Best Yorkshire puddings

Best Yorkshire puddings

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(313 ratings)

Prep: 5 mins Cook: 20 mins


Makes 8 large puds or 24 small

The secret to getting gloriously puffed-up Yorkshires is to have the fat sizzling hot and don't open the oven door!

Nutrition and extra info

  • Freezable
  • Vegetarian

Nutrition: per pud (8 large puds)

  • kcal199
  • fat13g
  • saturates2g
  • carbs15g
  • sugars1g
  • fibre0g
  • protein6g
  • salt0.12g
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  • 140g plain flour (this is about 200ml/7fl oz)
  • 4 eggs (200ml/7fl oz)



    The ultimate convenience food, eggs are powerhouses of nutrition, packed with protein and a…

  • 200ml milk



    One of the most widely used ingredients, milk is often referred to as a complete food. While cow…

  • sunflower oil, for cooking
    Sunflower oil

    Sunflower oil

    A variety of oils can be used for baking. Sunflower is the one we use most often at Good Food as…


  1. Heat oven to 230C/fan 210C/gas 8. Drizzle a little sunflower oil evenly into 2 x 4-hole Yorkshire pudding tins or a 12-hole non-stick muffin tin and place in the oven to heat through.

  2. To make the batter, tip 140g plain flour into a bowl and beat in four eggs until smooth. Gradually add 200ml milk and carry on beating until the mix is completely lump-free. Season with salt and pepper. Pour the batter into a jug, then remove the hot tins from the oven. Carefully and evenly pour the batter into the holes. Place the tins back in the oven and leave undisturbed for 20-25 mins until the puddings have puffed up and browned. Serve immediately. You can now cool them and freeze for up to 1 month.

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Comments, questions and tips

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3rd Oct, 2016
Tried this recipe with soya milk. The result looked like a proper yorkshire pudding but it wasn't crispy at all. I might reduce the number of eggs for future attempts.
30th Dec, 2016
Put 2 tablespoons of water to the batter with the soya milk and you will have lovely crisp Yorkshire pudds don't reduce eggs regards Linda ps I cook with soya all the time need any recipes feel free to ask
9th Dec, 2016
I do think using soya milk might have made a difference. Using cow's milk, preferably whole rather than skimmed, gives brilliant results with this recipe every time. I have never been able to make yorkshires before, and I don't really understand why this recipe works over any other, but it does!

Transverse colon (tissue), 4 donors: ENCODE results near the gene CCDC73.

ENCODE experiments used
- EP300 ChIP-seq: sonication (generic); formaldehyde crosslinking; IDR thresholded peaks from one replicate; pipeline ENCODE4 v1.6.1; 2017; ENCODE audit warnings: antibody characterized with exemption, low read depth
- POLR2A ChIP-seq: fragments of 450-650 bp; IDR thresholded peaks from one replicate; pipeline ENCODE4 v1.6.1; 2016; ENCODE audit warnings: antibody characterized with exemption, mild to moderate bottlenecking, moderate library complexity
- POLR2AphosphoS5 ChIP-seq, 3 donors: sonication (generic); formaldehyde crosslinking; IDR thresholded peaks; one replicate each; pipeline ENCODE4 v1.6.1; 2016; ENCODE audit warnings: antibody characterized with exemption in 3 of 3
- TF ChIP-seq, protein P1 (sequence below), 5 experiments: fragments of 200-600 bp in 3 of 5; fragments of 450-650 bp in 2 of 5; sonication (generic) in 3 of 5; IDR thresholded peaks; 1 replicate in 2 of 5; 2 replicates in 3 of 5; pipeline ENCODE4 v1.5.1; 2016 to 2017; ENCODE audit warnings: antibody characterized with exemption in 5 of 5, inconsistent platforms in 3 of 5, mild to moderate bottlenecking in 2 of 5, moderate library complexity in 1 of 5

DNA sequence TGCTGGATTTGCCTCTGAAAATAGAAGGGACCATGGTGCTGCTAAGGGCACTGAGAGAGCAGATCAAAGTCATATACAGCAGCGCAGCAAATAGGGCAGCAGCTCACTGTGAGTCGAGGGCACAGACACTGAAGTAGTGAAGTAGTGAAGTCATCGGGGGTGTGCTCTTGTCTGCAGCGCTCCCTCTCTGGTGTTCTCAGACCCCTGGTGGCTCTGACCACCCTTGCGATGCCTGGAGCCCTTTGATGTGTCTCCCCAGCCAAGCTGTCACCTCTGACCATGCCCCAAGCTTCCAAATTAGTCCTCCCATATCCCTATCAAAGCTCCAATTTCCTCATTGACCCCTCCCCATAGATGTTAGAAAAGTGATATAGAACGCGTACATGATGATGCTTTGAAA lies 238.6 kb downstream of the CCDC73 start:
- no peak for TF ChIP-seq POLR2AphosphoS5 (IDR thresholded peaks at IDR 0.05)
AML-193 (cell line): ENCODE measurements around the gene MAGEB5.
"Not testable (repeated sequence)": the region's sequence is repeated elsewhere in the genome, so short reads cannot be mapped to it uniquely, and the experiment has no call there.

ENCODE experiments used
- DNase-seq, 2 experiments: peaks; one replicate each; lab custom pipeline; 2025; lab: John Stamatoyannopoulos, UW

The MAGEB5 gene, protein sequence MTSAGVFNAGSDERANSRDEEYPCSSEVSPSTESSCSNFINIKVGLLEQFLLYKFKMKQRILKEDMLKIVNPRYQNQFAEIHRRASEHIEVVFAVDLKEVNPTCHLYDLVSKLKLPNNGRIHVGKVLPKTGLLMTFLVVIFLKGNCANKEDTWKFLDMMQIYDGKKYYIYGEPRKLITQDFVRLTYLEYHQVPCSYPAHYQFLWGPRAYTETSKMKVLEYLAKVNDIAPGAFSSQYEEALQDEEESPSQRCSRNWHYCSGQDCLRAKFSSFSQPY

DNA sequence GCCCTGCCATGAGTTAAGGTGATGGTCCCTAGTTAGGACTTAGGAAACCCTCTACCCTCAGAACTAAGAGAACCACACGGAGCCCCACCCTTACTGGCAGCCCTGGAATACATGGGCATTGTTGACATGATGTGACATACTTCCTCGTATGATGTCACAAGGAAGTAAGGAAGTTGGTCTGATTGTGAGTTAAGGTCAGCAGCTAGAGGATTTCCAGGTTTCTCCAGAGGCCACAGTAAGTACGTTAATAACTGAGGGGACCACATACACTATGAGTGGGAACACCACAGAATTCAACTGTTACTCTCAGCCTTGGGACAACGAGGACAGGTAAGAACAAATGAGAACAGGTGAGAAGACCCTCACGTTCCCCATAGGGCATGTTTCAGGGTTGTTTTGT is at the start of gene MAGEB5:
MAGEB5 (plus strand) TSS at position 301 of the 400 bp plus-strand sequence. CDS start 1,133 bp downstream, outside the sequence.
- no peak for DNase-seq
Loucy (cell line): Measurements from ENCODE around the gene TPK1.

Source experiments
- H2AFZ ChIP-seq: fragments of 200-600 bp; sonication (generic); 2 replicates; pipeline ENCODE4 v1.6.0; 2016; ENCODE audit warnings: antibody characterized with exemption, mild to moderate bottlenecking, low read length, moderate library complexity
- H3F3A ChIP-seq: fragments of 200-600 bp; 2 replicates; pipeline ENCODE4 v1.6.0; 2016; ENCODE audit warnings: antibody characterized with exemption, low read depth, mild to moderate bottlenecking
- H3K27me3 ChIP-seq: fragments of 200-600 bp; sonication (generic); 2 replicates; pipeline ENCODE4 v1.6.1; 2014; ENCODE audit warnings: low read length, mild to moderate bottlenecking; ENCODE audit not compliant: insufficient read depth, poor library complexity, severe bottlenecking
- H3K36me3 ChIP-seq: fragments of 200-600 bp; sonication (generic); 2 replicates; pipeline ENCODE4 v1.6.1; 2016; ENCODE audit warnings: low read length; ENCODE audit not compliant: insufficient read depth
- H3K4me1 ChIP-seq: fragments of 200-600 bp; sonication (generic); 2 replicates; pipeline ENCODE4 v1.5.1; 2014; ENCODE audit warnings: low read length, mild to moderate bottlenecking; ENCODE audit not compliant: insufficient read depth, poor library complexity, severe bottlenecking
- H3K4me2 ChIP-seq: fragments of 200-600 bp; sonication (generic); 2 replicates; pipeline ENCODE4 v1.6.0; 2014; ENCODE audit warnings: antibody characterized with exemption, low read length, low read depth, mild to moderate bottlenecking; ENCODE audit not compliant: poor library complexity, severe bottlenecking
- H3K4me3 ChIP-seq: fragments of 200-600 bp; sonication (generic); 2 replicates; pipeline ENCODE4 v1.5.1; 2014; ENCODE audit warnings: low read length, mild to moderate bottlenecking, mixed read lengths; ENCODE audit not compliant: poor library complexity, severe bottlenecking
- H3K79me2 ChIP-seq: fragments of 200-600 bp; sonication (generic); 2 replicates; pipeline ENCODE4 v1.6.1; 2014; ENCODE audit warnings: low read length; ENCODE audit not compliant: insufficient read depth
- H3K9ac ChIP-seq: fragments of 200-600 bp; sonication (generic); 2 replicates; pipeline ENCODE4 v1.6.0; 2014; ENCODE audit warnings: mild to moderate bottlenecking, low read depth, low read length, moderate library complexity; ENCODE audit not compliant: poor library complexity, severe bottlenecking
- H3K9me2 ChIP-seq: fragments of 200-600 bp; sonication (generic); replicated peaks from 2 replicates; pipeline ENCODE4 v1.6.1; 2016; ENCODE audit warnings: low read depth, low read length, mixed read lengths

30th Dec, 2016
Just add 2 tablespoon water you will find them amazing regards Linda
3rd Dec, 2016
Why would you mark down a recipe when you were the one to change the ingredients?
2nd Oct, 2016
Being a transplant to the UK, I've always had an excuse for my hit and miss Yorkies. It's been a source of embarrassment though as I love to bake and pride myself on making a great meal. I tried these tonight in my large Yorkshire pudding tins, which is the tin most of my failures happened in, and they were incredible. Huge and soft with the perfect crisp on the outside. I've pinned this one. It's a definite keeper-wish I could post the photo. They were even bigger than the ones in the recipe photo.
1st Oct, 2016
My wife has been making Yorkshire puddings for 40 years, over time for some reason they have been getting flatter and flatter, so I challenged her and said I would have a go. Saw this recipe and....................they came out superb. Fantastic recipe, fluffy and light. I have now got the job of making the yorkies.
25th Sep, 2016
Woohoo!! I've always made my own Yorkshire puddings, sometimes they were fab, sometimes rubbish, refusing to give in and go for the frozen ones when my own were disastrous. Today I decided enough was enough. No more hit and miss for me, I needed a reliable recipe. This one was perfect! I halved the ingredients making just 4 large Yorkshire's. They were golden, fluffy and delicious! I cooked them before I cooked everything else so I didn't have to open the oven, then I popped them back in for a few minutes to warm them whilst I was serving up. I'm a Yorkshire girl and will no longer feel ashamed about not being able to make Yorkshire puddings!
25th Sep, 2016
This recipe makes a reliable batter pudding but it is not a Yorkshire pudding, at least not the kind you want filled with gravy next to your roast beef. This is because it could never be crisp with that much egg and milk in it. If you actually want a recipe for a traditional Yorkshire pudding that deserves its place next to the beef on your plate, read Felicity Cloake's article on this venerable classic in the Guardian, it's on the net.
2nd Oct, 2016
Have you even tried the recipe? It was the perfect crisp and tasted amazing filled with gravy by my roast.


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